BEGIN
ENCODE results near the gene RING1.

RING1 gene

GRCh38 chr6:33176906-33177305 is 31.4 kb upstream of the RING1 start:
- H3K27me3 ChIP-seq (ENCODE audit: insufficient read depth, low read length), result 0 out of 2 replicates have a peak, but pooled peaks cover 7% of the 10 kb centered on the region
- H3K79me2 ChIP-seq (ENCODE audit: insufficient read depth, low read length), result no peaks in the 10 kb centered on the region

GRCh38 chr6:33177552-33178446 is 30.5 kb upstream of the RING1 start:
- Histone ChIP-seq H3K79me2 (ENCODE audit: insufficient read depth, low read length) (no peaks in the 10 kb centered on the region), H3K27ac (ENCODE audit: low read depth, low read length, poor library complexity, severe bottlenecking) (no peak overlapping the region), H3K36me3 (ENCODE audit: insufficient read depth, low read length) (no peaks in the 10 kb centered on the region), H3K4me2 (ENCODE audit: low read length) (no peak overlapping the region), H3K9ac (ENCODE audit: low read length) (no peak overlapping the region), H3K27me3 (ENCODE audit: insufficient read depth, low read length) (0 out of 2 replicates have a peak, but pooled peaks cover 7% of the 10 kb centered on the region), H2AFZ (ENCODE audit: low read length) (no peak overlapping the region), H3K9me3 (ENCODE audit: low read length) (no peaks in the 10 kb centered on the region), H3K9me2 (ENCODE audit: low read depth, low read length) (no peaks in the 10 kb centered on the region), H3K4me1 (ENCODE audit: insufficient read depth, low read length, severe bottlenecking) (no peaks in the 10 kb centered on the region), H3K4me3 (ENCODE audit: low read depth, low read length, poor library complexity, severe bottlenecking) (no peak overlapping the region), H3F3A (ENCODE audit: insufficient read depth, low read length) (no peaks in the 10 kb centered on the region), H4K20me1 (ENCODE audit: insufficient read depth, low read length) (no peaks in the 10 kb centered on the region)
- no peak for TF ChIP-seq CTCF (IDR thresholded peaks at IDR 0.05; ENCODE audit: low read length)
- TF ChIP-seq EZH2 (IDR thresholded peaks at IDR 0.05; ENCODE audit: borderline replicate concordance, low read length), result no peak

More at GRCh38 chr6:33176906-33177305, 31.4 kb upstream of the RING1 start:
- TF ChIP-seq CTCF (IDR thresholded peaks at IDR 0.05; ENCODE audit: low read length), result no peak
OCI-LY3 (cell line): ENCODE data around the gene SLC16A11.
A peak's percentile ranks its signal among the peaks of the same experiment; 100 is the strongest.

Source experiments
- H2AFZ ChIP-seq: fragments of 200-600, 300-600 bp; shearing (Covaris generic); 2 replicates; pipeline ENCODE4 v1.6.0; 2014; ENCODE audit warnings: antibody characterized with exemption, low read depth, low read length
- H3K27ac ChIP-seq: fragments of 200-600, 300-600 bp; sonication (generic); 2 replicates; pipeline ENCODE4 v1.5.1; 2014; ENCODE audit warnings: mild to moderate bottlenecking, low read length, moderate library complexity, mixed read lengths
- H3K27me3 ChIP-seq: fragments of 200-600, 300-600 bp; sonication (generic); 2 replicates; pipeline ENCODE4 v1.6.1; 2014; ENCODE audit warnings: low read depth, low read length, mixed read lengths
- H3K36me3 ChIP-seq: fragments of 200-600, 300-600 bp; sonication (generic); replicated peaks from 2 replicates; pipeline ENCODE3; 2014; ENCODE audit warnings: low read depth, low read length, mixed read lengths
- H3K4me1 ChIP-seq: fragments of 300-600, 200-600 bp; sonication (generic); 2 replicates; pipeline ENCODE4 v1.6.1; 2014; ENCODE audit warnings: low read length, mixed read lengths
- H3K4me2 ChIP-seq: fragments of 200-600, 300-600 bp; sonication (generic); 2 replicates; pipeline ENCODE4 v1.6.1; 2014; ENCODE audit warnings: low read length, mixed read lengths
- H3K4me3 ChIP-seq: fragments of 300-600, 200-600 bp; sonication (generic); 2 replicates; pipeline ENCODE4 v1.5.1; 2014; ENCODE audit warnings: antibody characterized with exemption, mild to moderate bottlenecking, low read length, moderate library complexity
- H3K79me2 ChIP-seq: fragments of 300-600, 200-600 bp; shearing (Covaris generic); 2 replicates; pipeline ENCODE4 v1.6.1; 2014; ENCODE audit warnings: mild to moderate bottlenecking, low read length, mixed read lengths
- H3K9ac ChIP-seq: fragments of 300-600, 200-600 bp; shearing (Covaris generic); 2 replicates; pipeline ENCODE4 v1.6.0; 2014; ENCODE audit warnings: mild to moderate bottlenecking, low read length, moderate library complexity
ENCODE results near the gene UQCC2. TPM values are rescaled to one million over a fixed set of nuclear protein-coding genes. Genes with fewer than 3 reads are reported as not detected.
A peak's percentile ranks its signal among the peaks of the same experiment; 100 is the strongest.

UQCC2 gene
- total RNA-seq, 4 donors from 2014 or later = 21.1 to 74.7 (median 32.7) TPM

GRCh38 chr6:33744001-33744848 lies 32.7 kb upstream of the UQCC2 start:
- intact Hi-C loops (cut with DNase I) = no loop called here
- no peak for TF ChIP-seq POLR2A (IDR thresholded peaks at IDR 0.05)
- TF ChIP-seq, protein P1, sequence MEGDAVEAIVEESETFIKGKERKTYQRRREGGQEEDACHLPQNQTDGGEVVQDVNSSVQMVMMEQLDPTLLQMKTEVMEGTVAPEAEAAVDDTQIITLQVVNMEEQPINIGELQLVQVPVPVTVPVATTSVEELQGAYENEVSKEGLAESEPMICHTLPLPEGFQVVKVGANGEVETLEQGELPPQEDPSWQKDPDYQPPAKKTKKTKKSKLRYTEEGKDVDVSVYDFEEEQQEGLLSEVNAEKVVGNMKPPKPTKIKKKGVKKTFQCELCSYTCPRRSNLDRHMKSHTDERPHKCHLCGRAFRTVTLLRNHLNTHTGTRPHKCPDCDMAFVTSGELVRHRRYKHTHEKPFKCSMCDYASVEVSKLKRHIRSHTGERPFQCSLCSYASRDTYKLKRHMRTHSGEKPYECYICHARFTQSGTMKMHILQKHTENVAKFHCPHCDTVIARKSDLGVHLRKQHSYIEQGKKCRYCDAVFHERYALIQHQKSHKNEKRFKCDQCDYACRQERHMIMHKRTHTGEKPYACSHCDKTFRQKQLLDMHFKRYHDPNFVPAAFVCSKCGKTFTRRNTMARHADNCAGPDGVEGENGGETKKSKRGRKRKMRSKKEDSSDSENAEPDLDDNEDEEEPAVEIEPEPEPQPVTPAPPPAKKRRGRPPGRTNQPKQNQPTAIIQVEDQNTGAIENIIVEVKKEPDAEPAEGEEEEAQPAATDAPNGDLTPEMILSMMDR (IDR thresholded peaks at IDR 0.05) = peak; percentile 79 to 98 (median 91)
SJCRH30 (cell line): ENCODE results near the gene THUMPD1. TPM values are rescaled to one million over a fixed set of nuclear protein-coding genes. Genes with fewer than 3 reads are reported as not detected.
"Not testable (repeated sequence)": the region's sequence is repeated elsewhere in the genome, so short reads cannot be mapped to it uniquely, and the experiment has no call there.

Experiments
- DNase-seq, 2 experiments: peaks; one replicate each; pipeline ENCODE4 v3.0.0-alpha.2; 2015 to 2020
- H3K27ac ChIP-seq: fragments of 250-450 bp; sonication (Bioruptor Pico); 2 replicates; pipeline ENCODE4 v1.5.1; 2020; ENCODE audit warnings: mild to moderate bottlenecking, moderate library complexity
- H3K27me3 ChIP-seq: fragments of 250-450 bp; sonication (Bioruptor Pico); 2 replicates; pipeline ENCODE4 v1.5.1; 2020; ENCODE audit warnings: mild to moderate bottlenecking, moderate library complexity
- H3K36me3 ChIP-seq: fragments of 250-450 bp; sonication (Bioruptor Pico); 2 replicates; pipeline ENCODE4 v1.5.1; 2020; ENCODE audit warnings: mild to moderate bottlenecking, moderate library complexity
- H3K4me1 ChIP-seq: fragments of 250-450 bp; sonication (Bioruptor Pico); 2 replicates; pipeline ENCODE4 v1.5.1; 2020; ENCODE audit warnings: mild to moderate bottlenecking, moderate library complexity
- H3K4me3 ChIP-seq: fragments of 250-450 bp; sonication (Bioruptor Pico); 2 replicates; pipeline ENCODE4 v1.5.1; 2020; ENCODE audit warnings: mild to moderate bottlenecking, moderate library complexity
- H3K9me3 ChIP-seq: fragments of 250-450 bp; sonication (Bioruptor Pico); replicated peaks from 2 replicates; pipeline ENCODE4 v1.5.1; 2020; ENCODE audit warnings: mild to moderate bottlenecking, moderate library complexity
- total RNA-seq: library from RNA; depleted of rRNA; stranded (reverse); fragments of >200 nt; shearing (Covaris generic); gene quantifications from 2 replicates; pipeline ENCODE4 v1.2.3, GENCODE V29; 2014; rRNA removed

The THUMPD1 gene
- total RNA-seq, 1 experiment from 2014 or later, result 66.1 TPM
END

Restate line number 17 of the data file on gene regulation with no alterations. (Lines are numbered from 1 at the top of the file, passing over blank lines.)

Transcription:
- H3K27me3 ChIP-seq: fragments of 200-600, 300-600 bp; sonication (generic); 2 replicates; pipeline ENCODE4 v1.6.1; 2014; ENCODE audit warnings: low read depth, low read length, mixed read lengths